Services across North Yorkshire County Council are ready to protect the most vulnerable residents and keep the county’s roads moving after the Met Office issued a yellow warning for the whole of North Yorkshire and an amber warning for parts of the county.
The fleet of gritters, supported by more than 100 farming contractors, will be on the roads as necessary to keep the network moving and our social care staff will liaise with care providers to safeguard those identified as most vulnerable.
County Council Chief Executive Richard Flinton said:
We, along with our partners, plan for severe weather, so our dedicated members of staff are equipped to ensure that everything possible is done to keep the roads open and to protect our most vulnerable residents.
Priority routes on the county’s roads have already been well salted and the farming contractors mobilised.
North Yorkshire 6,000-mile road network connects towns, villages and market towns across vast rural areas. The county council has already used more than 50,000 tonnes of salt and completed more than 7,000 gritting runs this winter, which exceeds the amount done in the whole of last winter. However, we have good salt stocks. The county council has a £6.5m budget for winter roads maintenance, but will spend more if weather conditions require it.
In addition to its fleet of 86 gritters, the county council can call on 111 farming contractors and a number of road and footway snowblowers to support the work to keep highways open. The gritting crews are on call 24 hours a day and typically start gritting at 5am.
Dealing with severe winter conditions on such a large road network is a complex operation, but it is a top priority to keep the county on the move. We continue to grit as required as we strive to keep the roads network open, but during heavy snowfall driving conditions may become difficult.
First priority is the major routes that connect or pass through the county’s towns and we will clear these, which may require repeated gritting runs, before moving on to our second level of priority routes that provide access to smaller communities.
Gritting does not always guarantee an ice-free road surface and salt is less effective the colder it gets. After a road is gritted, further snowfall can fall on top of the surface. This covers the salt and can make it look as if a road hasn’t been gritted. Traffic needs to drive over a gritted road to grind the salt and activate it. Salt alone does not melt snow and ice.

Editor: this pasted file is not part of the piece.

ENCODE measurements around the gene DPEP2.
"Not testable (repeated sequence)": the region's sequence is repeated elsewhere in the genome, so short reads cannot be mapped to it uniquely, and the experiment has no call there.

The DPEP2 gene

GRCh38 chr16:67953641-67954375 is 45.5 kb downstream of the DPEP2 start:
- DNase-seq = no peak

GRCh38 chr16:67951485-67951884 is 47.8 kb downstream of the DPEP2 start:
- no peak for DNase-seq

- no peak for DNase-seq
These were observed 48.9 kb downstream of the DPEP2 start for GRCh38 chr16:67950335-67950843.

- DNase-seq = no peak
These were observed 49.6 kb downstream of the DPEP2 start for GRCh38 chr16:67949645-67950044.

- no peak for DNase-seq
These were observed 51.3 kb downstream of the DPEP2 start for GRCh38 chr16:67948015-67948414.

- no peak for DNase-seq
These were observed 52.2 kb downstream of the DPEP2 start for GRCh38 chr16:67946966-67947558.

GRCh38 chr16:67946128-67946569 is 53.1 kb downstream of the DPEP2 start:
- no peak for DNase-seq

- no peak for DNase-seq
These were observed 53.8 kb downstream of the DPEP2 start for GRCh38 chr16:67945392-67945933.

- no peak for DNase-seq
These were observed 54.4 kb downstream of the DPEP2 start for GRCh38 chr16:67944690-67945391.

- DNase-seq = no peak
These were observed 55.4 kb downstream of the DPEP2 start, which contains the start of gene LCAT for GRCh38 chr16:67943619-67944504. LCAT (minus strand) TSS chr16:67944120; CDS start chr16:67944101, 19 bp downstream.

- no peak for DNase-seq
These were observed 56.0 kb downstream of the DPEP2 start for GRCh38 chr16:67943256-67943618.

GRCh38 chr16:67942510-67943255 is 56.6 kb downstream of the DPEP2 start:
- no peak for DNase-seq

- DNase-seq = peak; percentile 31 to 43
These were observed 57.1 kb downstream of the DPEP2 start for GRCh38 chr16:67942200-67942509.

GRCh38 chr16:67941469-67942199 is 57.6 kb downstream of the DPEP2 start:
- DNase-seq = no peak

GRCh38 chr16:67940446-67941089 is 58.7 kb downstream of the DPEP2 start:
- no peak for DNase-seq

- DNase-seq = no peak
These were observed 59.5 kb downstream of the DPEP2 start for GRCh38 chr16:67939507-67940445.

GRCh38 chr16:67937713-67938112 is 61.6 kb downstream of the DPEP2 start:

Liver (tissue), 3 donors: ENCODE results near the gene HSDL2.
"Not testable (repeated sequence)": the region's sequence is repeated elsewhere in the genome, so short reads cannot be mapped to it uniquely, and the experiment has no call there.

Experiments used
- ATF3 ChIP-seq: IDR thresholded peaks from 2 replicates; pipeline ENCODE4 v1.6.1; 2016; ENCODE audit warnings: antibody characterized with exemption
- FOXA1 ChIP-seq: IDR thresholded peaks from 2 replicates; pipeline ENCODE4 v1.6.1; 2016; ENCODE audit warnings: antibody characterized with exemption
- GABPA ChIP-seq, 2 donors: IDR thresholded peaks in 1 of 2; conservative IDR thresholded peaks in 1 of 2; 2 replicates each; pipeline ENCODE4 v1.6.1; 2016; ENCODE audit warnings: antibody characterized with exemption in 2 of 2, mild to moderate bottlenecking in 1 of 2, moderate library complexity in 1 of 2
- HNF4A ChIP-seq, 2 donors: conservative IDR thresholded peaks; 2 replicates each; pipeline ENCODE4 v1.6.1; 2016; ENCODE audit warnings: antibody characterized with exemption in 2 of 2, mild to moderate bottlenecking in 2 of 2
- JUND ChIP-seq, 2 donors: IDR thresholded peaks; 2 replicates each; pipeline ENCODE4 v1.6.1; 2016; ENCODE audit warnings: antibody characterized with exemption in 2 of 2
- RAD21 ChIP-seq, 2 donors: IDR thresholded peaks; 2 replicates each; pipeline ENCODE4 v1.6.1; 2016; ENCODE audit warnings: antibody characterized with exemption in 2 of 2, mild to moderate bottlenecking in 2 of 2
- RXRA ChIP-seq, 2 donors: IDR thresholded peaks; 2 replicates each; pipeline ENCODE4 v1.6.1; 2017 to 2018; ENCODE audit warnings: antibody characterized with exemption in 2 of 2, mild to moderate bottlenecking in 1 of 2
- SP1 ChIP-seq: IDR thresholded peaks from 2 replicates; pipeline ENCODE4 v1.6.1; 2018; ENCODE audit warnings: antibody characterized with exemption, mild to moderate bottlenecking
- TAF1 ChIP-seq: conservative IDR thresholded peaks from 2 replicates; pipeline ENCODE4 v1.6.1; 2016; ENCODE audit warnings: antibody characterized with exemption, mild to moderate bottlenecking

It is important for drivers to use caution and consider whether their journey is necessary. We may need to close roads for safety at short notice. For the latest information, people should listen to local radio and check the weather reports.
More information about the county council’s gritting priorities and procedure can be found at www.northyorks.gov.uk/gritting
Protecting the vulnerable
When severe weather is forecast, adult social care teams liaise with care providers, including voluntary groups, and they keep in regular contact with people who are being supporting. Providers know the people most at risk, prioritise those who need support and, if necessary, alert county council staff to any issues that they need to address together to keep people safe.
This winter, the county council has funded a major project to support those most at risk when temperatures drop. Warm & Well in North Yorkshire offers practical solutions to reduce fuel poverty and supports people and communities to stay warm and well in winter.
The scheme, delivered on behalf of the authority by Citizens Advice Hambleton, Richmondshire and Selby and District, helps those most at risk. More information is available at www.warmandwell.org.uk.
Schools will always aim to remain open, but sometimes in the most severe circumstances this is not possible.
Sometimes it becomes necessary, at the discretion of the head teacher, to close a school for the safety of pupils and staff travelling to school or because of the adverse effect of weather conditions on the school premises.
Schools may be closed at the start of the day or during the course of a school day. When a school is closed, the school’s first priority is to inform parents and staff before giving the information to local radio stations and the county council, which will publish details as soon as they are received at www.northyorks.gov.uk/schoolclosures